The Real Deal Los Angeles

Santa Monica ballot initiative calls for popular vote on all projects over two stories

Land Use Voter Empowerment initiative would require all developments taller than 32 feet to get green light from local residents

June 03, 2016 10:30AM

  • Print
Councilmember Kevin McKeown and houses in Santa Monica (credit: McKeown, City-Data.com)

Councilmember Kevin McKeown and houses in Santa Monica (credit: McKeown, City-Data.com)

The fate of new Santa Monica developments could rest in the hands of local residents if one advocacy group gets its way.

An initiative called Land Use Voter Empowerment (LUVE), which would decree that new structures taller than two stories could only be approved by popular vote, has gathered the 6,500 signatures required to appear on SaMo’s November ballot, according to Santa Monica Next. The only exemption would be in the case of affordable housing developments.

The group behind the bill is Residocracy, a community organization that describes itself as a “unified voice of the residents against corporate, business, and outside influences at City Hall.”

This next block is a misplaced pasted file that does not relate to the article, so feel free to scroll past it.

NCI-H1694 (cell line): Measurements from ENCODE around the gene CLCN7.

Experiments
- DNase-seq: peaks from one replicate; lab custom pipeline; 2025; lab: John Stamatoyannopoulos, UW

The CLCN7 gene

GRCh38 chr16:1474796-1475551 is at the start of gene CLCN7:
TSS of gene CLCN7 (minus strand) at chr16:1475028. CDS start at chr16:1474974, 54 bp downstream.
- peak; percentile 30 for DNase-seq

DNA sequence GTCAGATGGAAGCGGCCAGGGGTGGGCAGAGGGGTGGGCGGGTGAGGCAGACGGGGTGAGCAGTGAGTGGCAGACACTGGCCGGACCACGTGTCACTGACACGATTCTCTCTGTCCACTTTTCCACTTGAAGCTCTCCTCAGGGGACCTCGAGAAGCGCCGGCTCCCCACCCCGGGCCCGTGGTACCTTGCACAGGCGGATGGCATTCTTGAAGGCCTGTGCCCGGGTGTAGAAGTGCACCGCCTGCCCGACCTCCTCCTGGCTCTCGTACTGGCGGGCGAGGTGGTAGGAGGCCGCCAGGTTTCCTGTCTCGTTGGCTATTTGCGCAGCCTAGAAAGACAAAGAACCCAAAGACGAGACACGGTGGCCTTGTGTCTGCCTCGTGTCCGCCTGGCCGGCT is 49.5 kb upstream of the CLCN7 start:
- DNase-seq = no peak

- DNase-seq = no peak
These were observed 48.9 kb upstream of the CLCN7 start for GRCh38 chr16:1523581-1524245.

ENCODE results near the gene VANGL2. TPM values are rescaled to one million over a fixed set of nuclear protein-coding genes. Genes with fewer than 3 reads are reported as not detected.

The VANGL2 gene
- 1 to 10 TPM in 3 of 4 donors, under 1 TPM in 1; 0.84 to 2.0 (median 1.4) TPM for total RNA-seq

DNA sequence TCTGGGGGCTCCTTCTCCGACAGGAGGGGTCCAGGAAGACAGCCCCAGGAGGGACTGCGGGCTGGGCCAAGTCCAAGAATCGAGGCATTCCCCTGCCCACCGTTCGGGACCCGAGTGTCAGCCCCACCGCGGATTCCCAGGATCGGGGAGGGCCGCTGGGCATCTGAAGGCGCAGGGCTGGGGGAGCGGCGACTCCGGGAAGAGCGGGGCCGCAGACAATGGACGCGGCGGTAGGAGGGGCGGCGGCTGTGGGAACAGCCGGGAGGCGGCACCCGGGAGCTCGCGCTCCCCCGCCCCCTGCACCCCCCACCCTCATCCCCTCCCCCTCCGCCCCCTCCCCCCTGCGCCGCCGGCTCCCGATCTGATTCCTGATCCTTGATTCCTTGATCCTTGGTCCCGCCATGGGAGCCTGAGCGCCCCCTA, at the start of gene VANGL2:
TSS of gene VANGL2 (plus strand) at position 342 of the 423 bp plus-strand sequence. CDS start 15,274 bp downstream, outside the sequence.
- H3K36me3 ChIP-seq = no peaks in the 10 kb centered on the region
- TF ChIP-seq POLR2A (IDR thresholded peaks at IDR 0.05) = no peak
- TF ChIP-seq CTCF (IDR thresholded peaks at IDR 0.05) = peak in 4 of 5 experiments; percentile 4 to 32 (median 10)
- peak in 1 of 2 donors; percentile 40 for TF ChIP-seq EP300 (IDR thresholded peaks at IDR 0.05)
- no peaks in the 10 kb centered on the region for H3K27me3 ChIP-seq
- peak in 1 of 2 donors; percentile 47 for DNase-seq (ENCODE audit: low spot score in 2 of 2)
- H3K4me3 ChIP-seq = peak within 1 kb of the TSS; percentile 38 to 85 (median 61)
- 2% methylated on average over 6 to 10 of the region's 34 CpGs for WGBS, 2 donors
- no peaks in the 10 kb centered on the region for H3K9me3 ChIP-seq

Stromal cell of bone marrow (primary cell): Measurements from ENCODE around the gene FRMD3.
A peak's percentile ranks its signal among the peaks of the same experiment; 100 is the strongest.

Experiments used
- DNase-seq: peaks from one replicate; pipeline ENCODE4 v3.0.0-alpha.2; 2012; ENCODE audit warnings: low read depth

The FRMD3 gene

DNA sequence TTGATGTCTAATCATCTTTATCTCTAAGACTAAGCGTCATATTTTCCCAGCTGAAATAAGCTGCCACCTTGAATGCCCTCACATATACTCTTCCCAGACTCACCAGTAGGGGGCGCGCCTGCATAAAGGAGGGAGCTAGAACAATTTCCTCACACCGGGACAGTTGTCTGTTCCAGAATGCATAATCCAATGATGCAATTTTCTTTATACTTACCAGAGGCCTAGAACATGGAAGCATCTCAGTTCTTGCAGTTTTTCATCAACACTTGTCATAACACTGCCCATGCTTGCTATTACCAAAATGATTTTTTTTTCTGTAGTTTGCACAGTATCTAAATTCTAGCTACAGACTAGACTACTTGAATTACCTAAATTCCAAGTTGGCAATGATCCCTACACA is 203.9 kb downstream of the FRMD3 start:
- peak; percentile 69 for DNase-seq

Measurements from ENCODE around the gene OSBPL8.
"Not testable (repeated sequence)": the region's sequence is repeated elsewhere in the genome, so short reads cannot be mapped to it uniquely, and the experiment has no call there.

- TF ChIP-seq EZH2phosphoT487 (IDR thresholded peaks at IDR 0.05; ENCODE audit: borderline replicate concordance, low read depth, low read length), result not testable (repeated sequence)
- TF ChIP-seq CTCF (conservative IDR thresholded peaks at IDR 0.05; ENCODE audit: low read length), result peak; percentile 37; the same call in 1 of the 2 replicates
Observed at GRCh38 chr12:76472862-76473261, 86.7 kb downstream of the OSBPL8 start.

Although the measure will appear on the ballot, its chances of being approved look slim, Santa Monica Next said. Even Councilmembers who formerly allied with Residocracy say the the initiative is too extreme and that it would drive developers to campaign for their projects, thereby favoring developers with the deepest pockets.

The initiative “dissuades all kinds of moderate-sized projects, including housing,” Councilmember Kevin McKeown told SaMo Next. “We need housing, and we don’t need more developer influence on our politics.”

A much softer initiative aimed to curb commercial development — Measure T — was defeated by voters in 2008. Since 2000, eight measures have made it to the ballot via signature gathering. Only two were successful.

Meanwhile, over in L.A. city, voters will be deciding on a housing-related ballot measure of their own. The Build Better L.A. initiative would require developers seeking zoning changes to build affordable units within their large projects. The Neighborhood Integrity Iniative, which seeks to severly limit residential development, is waiting until next year’s less-crowded ballot. [Santa Monica Next]Cathaleen Chen